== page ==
Ferreri: Yes.

Hayes: Because you do a lot.

Ferreri: I do.

Hayes: In the end, I mean, if you have a wholesale/retail and you also do community work, you must have followers, if people want something.

Ferreri: I do have commissions and right now I am really behind on this one that in my brain I see it, and she wanted it for Christmas.

Hayes: Whoops.

Ferreri: We missed that deadline, but it's like I said, you know, if you have-- I wasn't well around Christmas, I couldn't do it, so, and hopefully when I get it done, if she doesn't want it, it's fine because I will sell it.

Hayes: So you have been doing the sculpture stuff, what, ten years--

Ferreri: Ten years full time.

Hayes: --as a serious--

Ferreri: As a full time sculptor, yes. And it was hard because in the beginning my husband was working at restaurants or country clubs, and every time a chef or anybody quit I would have to jump in, so it got to a point where I said, Guy, you have got to get out of this business so I can do my business. So now we work together and it's great, but it puts a little more pressure on me because I'm like supporting him.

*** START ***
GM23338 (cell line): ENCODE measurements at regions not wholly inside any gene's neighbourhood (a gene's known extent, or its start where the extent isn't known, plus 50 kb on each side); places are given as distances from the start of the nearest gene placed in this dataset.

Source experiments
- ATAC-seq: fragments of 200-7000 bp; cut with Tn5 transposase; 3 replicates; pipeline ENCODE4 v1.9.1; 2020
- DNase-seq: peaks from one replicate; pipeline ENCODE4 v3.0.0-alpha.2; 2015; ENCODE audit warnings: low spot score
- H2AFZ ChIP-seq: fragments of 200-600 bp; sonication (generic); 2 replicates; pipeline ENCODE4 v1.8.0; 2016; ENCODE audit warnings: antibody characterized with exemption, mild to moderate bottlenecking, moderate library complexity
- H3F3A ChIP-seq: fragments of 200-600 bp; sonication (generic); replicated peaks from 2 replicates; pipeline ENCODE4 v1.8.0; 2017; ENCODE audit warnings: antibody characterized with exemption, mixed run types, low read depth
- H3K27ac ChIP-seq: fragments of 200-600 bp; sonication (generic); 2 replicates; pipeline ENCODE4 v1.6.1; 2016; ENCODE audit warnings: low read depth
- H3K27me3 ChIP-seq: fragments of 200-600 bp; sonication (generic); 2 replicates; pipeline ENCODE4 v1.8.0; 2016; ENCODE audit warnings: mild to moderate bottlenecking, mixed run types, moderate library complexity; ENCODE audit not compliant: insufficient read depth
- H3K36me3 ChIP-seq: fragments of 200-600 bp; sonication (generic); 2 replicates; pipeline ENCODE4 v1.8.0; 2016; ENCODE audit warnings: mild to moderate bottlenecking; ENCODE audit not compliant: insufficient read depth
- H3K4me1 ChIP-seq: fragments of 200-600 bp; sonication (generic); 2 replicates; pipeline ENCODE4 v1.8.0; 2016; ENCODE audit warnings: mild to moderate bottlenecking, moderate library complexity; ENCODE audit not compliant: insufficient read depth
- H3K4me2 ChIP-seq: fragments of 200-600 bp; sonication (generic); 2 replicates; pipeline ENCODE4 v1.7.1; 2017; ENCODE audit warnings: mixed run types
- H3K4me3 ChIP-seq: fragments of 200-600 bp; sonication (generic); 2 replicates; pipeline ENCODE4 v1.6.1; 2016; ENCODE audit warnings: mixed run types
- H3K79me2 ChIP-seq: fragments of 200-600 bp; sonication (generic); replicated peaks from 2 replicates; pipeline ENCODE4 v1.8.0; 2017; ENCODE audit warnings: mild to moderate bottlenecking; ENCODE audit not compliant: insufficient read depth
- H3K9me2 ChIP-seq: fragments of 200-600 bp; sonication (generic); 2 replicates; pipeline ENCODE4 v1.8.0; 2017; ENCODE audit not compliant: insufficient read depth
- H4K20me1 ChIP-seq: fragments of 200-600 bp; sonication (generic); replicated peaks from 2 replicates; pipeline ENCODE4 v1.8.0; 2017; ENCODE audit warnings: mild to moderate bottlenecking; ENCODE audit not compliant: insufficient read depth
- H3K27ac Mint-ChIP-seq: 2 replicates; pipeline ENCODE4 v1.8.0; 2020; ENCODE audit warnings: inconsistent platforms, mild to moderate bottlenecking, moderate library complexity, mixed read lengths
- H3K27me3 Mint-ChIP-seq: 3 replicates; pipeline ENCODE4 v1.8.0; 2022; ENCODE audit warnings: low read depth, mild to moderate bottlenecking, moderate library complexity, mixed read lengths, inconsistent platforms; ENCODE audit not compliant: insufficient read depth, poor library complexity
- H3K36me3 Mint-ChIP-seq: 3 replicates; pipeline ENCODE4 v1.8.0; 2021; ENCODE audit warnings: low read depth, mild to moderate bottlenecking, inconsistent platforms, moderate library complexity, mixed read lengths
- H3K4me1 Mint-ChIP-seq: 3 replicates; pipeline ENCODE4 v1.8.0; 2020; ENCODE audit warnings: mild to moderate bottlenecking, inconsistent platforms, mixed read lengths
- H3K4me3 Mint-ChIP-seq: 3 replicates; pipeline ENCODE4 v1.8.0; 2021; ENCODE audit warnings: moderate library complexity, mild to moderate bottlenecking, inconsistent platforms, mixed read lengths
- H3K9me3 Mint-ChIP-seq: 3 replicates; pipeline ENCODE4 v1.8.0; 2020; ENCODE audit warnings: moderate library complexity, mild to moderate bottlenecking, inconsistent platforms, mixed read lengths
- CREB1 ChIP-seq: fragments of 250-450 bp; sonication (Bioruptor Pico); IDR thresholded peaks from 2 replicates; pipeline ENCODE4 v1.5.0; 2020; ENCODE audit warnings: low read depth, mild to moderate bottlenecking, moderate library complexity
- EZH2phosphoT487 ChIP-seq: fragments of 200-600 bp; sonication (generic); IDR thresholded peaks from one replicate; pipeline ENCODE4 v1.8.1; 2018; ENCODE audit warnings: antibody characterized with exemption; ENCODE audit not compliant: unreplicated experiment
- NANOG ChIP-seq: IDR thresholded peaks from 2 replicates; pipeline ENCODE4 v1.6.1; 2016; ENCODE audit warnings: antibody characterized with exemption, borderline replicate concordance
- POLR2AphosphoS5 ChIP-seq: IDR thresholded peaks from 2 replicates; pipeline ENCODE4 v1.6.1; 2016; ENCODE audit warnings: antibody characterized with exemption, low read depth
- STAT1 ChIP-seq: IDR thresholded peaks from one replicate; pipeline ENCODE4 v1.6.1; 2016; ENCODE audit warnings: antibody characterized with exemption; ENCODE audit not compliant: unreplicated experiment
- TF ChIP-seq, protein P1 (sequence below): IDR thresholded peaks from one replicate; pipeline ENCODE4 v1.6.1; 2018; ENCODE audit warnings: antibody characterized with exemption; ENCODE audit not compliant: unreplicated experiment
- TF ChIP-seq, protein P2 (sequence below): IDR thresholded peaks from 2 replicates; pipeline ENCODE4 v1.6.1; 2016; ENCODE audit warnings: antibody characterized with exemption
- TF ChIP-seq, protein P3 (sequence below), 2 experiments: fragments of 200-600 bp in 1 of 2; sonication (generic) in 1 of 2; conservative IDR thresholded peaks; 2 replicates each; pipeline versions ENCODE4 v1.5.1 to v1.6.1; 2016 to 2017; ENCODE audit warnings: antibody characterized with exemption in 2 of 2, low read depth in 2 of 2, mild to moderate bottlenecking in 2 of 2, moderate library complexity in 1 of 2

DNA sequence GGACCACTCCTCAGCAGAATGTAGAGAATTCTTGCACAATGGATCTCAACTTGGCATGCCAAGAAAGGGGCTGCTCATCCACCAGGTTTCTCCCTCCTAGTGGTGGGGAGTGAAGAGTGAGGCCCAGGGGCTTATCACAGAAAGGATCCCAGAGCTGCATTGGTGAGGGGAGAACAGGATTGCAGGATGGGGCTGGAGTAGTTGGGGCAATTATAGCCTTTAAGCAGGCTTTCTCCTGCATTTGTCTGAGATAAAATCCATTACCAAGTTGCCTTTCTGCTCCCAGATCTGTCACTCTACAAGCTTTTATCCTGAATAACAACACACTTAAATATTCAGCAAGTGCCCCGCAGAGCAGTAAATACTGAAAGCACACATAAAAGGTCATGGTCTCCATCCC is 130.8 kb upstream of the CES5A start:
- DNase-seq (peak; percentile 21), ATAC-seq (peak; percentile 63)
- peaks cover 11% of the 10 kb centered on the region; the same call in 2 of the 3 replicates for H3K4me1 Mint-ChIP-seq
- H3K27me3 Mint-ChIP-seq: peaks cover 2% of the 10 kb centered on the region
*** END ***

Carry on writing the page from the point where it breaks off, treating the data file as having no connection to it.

Hayes: So does he help you with the wholesale things?

Ferreri: Yeah, he does all the shipping, it's just amazing how, you saw Ethel Waters, think about putting her in a box and sending her to California.

Hayes: You don't want it to be broken.

Ferreri: Right, yes.

Hayes: But they are substantial but--

Ferreri: Not a bit fragile.

Hayes: And they're not solid clay.

Ferreri: Right, a lot of them are hollowed. He does all the shipping and billing and, you know, it's a partnership all the way. He really runs the gallery and then I get to do my art. And I also teach classes.

Hayes: Well, tell me about that, what do you teach classes in?

Ferreri: Well, it's fun, usually it's a project specific class. I do, like we did Christmas presents and it was really a lot of fun because I get these women that come in and have never done clay before and feel like they can't, and they come home with things that are like oh, my God, I can't believe I made this. So I really think that I'm hitting this level of person that is afraid and then giving them the power to--

Hayes: But you don't have to teach them, you know, bowl technique--

Ferreri: No, I'm not, and I don't want to because--

Hayes: It's more of a construction thing.

Ferreri: Right.

Hayes: And anybody can come up with something in their mind, right?

Ferreri: Right. And there's fun because some of them get creative and go to the next level and then I send them, I say, okay, here are your places, you've got Dawn, you've got Hiroshi you got the university, so if you like what you are doing, go there.